Askay then pulled his .45 fired two rounds into the ground that seemed lost in the vastness of the night. I pulled out a hand grenade and throw it as far as I could.  It went into a deep ditch. BOOM! Then dead silence.


Behind us we could hear the entire base camp moving into position.  We heard the rattling of 782 gear, rounds being chambered in the bunker’s .50s and the .30s and the whirl of the turrets of the tanks as the power were turned on.  As this was happening we snickered to ourselves.  Everyone including Claxton thought this was the real thing. 


I once again spoke on the Prick 25, “Lima Pappa, this is Lima Pappa One, Requesting permission to pull back!”


I was sitting on the ground with my legs out-stretched in front of me, without waiting for a reply; I made a ‘V’ with my boots and placed my M14 with an A/R selector upside-down so the rifle would not raise into the night sky as I fired off a full magazine with the 20 rounds coming from the double spring magazine toward the imaginary enemy. After I fired my weapon the area became filled with illumination, night turn into day. As the last round left the barrel I looked down when I felt something against the toes my right boot. It was the muzzle of the M14!


I picked up the radio and a voice crackled, “Pull Back! Pull Back!”  I said let’s go! As more illumination lighting our way through the wire with Bochinno in the lead, followed by Claxton, and Askay right behind, I took up the rear as we raced back into the ‘Safety’ of the compound giggling all the way. The flame tank covering a small ravine lit up the ground with a short burst offering even more light. What a coup! It worked!


Once we cleared the wire the Sergeant of the Guard was nervously waiting for us near the side of the bunker that we had departed earlier.  He asked me, “Where were you taking fire from?” With my arm extended and my index pointing to the right I said, “From there.”  Without hesitation the Sergeant pointed to the left and said, “You had green tracers hitting at your heels as you were coming in!” I froze. I was at a loss for words, a rarity for me.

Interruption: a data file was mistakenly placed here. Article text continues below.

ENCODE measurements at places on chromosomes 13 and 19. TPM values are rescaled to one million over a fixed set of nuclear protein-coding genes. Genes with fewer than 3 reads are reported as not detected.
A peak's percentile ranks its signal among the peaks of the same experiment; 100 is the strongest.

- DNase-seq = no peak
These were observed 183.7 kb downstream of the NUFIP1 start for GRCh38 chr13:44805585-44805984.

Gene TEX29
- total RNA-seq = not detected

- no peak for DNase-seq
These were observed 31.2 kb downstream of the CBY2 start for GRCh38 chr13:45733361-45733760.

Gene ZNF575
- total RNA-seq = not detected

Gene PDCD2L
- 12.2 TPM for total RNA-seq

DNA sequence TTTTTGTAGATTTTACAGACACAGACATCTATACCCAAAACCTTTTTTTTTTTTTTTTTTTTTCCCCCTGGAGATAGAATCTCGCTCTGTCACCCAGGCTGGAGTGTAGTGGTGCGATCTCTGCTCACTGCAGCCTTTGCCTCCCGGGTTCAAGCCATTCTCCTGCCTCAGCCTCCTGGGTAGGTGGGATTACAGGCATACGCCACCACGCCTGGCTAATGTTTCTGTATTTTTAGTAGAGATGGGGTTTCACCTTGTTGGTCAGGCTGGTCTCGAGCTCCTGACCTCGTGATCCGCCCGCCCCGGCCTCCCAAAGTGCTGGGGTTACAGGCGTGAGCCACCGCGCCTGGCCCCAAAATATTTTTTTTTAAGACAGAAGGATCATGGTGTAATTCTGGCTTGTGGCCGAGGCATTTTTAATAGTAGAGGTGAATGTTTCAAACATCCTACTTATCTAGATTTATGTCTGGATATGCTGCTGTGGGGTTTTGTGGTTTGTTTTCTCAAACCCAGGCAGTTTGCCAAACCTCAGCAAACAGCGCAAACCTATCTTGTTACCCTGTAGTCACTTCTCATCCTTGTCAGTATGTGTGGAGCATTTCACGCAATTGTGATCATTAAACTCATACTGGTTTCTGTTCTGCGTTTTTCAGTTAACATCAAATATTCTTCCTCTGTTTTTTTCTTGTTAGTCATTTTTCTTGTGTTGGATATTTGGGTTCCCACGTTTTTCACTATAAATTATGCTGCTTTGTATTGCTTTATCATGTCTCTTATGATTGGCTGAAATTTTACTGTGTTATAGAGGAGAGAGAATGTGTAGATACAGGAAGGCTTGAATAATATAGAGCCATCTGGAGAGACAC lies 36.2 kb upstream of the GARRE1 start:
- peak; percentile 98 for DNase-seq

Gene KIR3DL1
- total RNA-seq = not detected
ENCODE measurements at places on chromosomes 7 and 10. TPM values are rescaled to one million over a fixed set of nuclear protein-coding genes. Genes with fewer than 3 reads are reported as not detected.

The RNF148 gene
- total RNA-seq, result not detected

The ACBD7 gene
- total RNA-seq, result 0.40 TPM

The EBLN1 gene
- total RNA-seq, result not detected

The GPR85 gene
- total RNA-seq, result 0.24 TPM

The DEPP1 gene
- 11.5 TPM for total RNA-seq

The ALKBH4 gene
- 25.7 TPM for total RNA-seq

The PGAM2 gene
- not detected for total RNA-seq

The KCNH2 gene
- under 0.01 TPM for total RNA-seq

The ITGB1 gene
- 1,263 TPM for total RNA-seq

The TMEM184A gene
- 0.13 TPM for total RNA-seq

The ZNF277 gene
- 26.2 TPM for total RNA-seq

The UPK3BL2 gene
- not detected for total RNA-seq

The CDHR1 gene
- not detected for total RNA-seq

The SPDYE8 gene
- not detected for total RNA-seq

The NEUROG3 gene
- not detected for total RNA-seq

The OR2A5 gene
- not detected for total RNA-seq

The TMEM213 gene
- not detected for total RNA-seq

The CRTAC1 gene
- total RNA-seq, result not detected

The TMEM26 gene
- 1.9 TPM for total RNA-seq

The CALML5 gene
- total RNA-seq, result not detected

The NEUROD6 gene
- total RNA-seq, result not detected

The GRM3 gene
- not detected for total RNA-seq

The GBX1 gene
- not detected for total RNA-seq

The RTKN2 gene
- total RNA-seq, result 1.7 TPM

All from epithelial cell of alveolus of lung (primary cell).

You could read the expression on all our faces as we ambled back to the hardback tents in complete silence.  That night I didn’t get much sleep as did the others. 


We were praised the following morning during formation by our Commanding Officer Capt. Kent for the excellent job we had done. It was there and then we learned that when the entire base camp had opened up someone shot and killed an NVA in the wire and discovered his body as the sun rose in the morning.  The NVA must have gone around us to our right as his body was found in front of the second bunker on the right from the maintenance bunker.


We didn’t let Claxton in on the secret until the next afternoon.  He was livid! We didn’t bother to ask him how he slept. I believe not informing Claxton of our scheme is the reason for the many hardships I have suffered throughout my life.


As it turned out we did not put the new track on the retriever.  That duty fell to others.


We never knew if Capt. Kent and the other Staff NCOs learned of our scheme.  Life went on until the Company Gunny threatens to kick my ass and I took him up on it.  The fight never took place but, I paid later for accepting his challenged and it was not long before I found myself exiled to the Rockpile where I remained until I rotated home the first week of April 1968.